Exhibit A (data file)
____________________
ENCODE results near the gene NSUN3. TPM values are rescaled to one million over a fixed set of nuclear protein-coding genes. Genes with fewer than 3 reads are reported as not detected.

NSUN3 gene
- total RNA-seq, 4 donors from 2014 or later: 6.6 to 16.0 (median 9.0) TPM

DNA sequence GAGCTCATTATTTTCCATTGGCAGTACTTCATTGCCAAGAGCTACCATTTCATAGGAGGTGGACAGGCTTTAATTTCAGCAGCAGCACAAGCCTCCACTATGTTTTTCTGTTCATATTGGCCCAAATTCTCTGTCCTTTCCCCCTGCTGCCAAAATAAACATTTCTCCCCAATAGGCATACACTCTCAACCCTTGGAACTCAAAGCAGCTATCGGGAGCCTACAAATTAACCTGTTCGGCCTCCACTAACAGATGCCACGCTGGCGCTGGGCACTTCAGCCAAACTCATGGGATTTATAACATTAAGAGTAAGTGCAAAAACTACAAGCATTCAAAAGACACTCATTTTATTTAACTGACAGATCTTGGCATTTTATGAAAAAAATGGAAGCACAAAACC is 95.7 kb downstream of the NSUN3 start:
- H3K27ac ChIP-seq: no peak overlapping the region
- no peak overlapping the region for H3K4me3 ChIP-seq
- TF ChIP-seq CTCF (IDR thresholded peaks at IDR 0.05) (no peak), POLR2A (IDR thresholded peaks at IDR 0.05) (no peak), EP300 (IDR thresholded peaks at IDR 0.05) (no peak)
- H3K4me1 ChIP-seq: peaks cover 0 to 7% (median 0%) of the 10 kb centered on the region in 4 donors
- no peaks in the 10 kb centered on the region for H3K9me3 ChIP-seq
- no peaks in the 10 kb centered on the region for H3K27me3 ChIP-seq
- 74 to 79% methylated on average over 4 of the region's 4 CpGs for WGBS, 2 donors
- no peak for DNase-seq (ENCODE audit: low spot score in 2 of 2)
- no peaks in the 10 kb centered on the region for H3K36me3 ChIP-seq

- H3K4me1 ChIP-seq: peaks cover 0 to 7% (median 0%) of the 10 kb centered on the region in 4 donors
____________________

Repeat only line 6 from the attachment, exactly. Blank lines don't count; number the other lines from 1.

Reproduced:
- no peak overlapping the region for H3K4me3 ChIP-seq